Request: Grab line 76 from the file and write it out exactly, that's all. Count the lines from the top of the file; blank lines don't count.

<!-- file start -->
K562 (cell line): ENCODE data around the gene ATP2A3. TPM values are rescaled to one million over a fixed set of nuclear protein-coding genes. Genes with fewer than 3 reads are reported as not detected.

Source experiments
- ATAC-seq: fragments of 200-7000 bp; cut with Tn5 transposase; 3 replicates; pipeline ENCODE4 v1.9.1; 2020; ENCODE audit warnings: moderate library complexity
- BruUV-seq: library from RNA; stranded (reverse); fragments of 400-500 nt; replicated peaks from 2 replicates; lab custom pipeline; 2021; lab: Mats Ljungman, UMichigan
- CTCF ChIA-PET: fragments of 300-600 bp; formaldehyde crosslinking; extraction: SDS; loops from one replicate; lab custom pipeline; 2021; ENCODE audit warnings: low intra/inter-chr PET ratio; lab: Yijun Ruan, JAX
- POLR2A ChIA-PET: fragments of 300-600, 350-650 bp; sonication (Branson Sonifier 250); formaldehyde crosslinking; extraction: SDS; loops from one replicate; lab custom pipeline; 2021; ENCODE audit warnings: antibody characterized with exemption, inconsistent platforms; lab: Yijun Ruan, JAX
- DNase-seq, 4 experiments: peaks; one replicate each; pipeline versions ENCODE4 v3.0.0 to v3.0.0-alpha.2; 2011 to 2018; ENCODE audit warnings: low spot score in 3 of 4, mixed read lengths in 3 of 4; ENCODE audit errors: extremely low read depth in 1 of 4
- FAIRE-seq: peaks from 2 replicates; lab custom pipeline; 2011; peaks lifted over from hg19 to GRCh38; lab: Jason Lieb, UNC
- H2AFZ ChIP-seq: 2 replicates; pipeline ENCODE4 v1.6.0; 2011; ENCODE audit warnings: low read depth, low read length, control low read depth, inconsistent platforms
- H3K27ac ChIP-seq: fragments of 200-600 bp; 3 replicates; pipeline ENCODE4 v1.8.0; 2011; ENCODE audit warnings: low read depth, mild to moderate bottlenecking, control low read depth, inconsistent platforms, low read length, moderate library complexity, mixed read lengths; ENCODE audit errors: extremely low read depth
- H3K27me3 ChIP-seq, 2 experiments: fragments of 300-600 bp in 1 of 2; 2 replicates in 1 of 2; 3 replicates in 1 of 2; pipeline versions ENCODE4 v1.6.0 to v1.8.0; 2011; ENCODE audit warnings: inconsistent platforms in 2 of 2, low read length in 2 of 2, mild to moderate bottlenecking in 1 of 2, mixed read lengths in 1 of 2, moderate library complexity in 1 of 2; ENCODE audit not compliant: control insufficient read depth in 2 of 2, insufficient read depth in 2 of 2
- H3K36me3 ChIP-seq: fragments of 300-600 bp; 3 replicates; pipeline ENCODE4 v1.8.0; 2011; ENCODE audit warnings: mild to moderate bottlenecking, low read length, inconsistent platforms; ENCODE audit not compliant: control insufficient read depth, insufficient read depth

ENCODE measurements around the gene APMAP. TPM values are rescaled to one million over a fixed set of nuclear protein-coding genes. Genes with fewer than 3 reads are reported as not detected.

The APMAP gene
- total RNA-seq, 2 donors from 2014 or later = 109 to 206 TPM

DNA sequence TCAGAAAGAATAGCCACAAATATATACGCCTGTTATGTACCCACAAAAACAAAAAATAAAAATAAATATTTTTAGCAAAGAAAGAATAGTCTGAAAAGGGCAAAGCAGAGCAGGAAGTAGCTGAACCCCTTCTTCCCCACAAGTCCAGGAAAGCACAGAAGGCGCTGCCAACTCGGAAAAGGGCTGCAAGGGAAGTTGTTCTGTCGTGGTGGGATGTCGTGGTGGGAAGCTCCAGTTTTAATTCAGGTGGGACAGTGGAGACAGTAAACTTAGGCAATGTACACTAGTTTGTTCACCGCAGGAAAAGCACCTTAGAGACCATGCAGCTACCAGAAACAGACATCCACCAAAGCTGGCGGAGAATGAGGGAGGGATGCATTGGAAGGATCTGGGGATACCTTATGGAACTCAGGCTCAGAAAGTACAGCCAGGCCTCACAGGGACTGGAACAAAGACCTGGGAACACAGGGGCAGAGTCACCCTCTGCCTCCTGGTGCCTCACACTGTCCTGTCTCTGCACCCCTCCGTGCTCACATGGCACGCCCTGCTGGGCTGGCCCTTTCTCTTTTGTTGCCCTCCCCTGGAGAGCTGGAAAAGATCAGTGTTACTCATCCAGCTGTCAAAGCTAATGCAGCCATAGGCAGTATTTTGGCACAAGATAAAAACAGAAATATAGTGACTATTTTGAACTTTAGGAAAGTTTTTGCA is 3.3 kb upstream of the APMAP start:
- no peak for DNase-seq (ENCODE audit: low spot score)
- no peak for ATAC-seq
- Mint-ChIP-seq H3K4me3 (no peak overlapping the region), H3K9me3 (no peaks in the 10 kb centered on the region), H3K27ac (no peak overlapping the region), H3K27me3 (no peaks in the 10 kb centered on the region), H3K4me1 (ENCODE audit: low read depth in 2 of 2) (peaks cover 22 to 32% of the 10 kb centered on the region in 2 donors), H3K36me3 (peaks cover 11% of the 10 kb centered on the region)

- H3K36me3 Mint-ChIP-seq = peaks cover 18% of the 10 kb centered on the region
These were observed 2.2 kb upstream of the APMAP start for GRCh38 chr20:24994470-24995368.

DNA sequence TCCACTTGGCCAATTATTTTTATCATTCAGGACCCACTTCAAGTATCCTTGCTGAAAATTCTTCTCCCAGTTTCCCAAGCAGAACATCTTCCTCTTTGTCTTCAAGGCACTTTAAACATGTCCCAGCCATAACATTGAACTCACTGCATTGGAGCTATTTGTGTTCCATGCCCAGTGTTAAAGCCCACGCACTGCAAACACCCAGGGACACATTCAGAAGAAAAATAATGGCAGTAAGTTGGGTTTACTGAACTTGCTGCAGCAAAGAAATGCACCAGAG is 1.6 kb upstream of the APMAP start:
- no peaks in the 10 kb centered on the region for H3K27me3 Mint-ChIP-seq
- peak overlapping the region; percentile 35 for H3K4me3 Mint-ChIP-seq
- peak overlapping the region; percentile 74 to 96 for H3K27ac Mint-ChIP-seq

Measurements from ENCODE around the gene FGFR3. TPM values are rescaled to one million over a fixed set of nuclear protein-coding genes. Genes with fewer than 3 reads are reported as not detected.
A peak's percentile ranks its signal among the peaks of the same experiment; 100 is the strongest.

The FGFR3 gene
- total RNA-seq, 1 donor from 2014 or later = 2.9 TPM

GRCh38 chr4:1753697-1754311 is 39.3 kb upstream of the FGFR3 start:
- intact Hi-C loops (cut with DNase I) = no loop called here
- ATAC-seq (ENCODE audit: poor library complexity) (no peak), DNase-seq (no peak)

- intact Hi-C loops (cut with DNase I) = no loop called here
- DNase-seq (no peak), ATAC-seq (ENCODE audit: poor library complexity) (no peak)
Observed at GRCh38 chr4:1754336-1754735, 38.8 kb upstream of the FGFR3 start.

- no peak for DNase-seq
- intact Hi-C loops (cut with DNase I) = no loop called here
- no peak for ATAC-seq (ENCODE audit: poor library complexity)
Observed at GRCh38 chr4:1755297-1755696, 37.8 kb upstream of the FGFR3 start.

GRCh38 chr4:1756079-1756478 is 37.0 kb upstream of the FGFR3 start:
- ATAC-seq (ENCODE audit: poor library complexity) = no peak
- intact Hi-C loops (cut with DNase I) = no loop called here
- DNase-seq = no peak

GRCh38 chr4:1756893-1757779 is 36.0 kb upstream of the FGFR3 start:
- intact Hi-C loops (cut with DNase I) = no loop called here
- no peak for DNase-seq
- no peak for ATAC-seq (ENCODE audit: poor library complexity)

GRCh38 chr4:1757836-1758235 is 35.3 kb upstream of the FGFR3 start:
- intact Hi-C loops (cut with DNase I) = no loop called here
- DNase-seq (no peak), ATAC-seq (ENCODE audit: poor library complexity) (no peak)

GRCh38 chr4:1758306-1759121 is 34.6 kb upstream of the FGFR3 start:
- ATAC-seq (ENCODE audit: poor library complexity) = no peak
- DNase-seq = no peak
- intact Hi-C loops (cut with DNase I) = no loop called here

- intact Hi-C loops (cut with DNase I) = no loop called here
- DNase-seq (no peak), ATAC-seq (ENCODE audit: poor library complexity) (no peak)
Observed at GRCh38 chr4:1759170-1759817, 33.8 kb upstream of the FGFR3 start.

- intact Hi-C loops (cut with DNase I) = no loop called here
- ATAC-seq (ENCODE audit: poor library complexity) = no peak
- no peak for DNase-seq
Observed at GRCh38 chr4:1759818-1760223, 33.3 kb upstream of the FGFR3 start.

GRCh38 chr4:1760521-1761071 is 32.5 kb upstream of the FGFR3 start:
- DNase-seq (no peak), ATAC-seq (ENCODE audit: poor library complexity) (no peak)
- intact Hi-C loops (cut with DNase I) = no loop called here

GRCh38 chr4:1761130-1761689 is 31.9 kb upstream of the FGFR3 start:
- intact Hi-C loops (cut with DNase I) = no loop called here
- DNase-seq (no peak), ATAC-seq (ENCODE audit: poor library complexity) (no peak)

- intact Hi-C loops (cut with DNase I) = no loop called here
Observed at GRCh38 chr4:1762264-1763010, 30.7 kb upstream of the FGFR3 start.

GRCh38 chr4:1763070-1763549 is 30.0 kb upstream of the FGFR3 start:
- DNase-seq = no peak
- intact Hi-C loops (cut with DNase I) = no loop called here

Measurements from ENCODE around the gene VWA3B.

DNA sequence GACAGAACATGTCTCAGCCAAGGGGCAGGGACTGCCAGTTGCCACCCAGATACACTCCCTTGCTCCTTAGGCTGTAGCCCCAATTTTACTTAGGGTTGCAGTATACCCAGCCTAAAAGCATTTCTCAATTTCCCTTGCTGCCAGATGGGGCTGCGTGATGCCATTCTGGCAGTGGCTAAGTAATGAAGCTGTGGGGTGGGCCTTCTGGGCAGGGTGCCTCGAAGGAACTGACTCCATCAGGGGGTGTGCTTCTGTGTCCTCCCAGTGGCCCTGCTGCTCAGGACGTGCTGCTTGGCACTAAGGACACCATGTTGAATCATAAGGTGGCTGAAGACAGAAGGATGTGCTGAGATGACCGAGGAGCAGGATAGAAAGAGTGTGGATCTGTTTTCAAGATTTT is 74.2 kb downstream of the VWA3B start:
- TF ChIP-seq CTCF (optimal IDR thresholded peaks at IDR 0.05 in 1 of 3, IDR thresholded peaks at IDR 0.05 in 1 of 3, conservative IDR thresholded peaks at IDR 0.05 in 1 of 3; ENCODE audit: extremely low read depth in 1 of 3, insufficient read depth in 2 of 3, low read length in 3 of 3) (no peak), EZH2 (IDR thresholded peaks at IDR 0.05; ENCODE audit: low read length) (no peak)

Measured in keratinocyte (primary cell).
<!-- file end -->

Measured in keratinocyte (primary cell).